HARTFORD —— State Rep. Hector Robles, a former city police officer who is accused of defrauding the police department of more than $10,000, has applied for a special form of probation.
Robles is charged with two counts of first-degree larceny. His attorney, Mathew C. Sorokin, last month submitted an application for accelerated rehabilitation, which if successfully completed would allow Robles' criminal record to be expunged.
Robles is due back in court on Jan. 7. Sorokin declined to comment on the application Wednesday.
The two-term state representative turned himself in to investigators with the chief state's attorney's office on March 1, 2011. He was released on a written promise to appear in court.
Investigators say Robles, a 15-year veteran of the Hartford police force, falsified timecards to show that he was on duty while working private-duty jobs — a move that defrauded the department of $10,651 between September 2008 and September 2009. He was fired from the department on Nov. 2, 2010.
Prior to his firing, Robles was found to have violated several articles of the Hartford Police Department code of conduct, including conduct unbecoming an employee, knowingly or willfully making a false entry in a department record and intentional failure to comply with lawful orders, procedures, directives or regulations, oral or written.
According to a Hartford police internal affairs investigation, Robles was in contact with the police dispatch center during some of his assigned shifts. On others, his reported activities didn't match what was reported on the dispatch log system, an internal affairs report said.
The report detailed numerous occasions in which Robles wrote on his timecard that he worked a regular shift when, in fact, he was working a private-duty job, collecting an amount identical to his hourly pay.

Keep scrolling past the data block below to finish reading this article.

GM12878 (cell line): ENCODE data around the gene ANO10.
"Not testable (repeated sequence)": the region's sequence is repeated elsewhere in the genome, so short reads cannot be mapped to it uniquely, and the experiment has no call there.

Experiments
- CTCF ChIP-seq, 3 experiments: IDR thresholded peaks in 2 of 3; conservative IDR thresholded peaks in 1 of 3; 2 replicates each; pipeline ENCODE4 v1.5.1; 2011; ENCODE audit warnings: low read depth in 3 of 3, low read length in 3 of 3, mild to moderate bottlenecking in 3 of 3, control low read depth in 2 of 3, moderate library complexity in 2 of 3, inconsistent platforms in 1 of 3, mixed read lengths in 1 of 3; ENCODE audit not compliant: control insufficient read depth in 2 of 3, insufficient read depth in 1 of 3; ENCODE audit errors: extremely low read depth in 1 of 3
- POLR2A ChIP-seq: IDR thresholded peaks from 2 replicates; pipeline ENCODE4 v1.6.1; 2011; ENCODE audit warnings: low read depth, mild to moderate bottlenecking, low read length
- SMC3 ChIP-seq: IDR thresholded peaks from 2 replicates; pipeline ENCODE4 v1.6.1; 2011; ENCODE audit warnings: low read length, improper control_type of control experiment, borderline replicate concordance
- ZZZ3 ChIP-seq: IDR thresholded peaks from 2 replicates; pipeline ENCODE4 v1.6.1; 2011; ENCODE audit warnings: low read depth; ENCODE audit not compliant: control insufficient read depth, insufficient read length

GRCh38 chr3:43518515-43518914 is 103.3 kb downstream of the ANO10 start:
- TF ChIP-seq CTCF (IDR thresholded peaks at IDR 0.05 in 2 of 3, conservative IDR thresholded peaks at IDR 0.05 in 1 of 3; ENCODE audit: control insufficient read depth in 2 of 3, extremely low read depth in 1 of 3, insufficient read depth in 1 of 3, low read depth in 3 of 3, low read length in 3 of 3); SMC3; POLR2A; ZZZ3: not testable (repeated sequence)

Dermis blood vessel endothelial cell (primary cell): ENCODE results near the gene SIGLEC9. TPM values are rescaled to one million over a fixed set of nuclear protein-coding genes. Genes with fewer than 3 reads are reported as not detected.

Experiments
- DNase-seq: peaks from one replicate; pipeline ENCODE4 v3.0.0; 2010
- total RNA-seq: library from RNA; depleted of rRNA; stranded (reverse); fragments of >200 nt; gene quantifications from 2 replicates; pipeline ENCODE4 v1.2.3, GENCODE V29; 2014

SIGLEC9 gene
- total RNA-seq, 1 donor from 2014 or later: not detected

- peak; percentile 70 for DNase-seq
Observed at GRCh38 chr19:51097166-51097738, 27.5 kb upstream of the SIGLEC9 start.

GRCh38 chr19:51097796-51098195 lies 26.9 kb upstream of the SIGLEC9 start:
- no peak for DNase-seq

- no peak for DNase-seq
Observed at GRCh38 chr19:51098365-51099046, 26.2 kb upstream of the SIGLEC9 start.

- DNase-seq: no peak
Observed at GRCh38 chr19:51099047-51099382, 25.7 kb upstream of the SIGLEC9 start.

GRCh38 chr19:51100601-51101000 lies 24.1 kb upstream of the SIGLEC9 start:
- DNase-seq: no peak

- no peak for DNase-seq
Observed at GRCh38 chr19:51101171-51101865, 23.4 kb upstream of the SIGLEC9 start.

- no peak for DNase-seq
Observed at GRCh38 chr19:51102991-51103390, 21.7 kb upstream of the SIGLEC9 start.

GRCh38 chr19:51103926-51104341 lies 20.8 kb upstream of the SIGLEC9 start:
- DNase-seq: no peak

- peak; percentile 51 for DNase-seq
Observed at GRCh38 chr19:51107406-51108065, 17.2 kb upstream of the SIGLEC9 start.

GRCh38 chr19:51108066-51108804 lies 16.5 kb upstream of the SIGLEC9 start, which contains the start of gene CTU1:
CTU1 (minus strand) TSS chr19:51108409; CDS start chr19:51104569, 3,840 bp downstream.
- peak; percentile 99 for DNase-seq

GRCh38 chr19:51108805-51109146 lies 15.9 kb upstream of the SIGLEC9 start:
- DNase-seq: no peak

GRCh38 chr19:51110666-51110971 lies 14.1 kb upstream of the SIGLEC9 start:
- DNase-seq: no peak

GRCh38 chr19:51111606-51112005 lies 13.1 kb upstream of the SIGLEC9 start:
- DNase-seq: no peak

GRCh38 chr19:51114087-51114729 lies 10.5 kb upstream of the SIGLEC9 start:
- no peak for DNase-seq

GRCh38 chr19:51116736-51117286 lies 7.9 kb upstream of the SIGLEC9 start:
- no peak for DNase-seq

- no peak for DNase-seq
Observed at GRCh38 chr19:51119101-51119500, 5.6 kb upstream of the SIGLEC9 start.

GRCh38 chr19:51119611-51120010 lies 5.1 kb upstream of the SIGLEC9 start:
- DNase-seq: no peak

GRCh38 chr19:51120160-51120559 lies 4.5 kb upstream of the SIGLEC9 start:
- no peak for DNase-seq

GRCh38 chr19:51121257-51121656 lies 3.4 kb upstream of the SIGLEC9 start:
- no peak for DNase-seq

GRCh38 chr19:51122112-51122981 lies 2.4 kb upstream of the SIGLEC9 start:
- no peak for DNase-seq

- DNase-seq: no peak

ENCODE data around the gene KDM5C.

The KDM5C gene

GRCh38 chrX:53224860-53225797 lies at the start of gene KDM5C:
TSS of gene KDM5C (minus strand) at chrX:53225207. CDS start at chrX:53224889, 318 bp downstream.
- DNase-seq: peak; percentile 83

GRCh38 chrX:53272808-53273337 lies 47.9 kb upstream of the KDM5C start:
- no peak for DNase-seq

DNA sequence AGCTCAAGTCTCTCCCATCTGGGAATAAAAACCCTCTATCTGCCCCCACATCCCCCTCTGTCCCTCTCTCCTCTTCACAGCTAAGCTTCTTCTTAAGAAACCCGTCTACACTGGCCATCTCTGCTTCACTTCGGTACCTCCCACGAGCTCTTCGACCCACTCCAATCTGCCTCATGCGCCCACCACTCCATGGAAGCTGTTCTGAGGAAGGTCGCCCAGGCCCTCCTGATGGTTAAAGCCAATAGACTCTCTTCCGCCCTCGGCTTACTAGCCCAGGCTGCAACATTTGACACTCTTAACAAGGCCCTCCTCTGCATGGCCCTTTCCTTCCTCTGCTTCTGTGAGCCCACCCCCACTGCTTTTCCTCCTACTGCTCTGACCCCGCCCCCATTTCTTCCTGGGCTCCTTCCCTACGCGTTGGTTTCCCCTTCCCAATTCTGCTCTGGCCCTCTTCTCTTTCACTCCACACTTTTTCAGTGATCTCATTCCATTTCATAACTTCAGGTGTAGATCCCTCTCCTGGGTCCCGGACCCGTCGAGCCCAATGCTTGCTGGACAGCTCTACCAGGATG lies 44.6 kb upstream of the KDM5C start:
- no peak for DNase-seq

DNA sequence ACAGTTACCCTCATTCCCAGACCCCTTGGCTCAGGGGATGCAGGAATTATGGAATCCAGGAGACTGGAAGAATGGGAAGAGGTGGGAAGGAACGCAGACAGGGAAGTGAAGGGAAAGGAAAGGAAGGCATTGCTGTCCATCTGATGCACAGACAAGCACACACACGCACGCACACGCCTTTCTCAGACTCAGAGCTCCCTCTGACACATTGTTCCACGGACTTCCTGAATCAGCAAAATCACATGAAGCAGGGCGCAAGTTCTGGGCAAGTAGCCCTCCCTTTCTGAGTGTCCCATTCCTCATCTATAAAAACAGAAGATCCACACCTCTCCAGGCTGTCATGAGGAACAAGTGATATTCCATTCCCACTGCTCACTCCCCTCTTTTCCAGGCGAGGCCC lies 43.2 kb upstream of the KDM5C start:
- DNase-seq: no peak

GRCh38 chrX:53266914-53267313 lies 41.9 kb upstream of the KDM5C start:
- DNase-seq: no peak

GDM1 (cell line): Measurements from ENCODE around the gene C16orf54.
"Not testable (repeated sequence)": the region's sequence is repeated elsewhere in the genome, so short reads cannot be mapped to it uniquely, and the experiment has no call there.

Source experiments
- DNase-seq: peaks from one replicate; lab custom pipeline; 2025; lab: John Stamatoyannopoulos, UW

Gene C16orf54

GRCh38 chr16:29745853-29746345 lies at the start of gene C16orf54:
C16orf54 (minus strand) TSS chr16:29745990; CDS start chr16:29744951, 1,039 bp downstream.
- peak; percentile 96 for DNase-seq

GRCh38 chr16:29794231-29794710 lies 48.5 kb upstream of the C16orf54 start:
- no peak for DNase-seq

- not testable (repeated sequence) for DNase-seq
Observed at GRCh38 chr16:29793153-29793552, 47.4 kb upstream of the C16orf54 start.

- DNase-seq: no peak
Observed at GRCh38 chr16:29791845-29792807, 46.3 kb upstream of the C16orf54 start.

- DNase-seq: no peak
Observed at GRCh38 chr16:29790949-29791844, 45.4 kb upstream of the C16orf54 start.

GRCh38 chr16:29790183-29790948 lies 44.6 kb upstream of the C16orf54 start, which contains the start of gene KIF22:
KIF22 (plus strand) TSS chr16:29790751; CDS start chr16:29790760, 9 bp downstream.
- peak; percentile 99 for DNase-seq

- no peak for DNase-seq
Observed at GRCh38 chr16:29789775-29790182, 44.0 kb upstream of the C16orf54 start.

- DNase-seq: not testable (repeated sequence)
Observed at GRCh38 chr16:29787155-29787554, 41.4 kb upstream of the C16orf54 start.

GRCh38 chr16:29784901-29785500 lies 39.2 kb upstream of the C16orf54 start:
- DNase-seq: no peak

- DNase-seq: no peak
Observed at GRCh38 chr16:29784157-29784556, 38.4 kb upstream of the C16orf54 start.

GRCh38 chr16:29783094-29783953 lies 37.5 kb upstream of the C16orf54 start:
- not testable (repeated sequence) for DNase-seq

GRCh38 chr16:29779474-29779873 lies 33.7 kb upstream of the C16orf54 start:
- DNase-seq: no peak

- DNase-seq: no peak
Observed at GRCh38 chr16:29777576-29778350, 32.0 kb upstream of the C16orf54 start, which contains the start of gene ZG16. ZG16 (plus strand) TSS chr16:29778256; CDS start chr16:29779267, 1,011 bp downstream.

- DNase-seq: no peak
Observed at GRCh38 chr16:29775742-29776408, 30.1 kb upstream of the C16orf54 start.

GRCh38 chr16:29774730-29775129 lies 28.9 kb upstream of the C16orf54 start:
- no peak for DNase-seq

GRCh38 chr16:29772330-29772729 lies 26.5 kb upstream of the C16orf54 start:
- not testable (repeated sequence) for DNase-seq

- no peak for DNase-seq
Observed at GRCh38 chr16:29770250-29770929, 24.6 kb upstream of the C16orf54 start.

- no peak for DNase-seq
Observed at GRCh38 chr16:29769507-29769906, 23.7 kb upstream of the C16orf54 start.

Robles worked private jobs for Connecticut Natural Gas, the Metropolitan District Commission, Flow Assessment Construction Co. and Seaboard Drilling Assessment Construction Co.. according to the report.
R. Bartley Halloran, another Robles attorney, told the Courant in 2011 that the police department's system for keeping track of the hours officers spend on private-duty jobs was so flawed it's unfair to prosecute one person for double-dipping. He said the police department didn't keep computerized records of officers' private duty slips or time cards.
Later in 2011, police said they installed a new scheduling and payroll system that uses computer software instead of paper cards.
Despite his firing from the department, Robles went on to win a second term as a state representative in November 2010, defeating three write-in candidates. He represents the 6th House District, comprising a large portion of south Hartford.
But in 2012, he lost the primary election to Democratic opponent Edwin Vargas. The party had endorsed Vargas in May.
Robles' term ends Jan. 9.
Reprinted with permission of the Hartford Courant.
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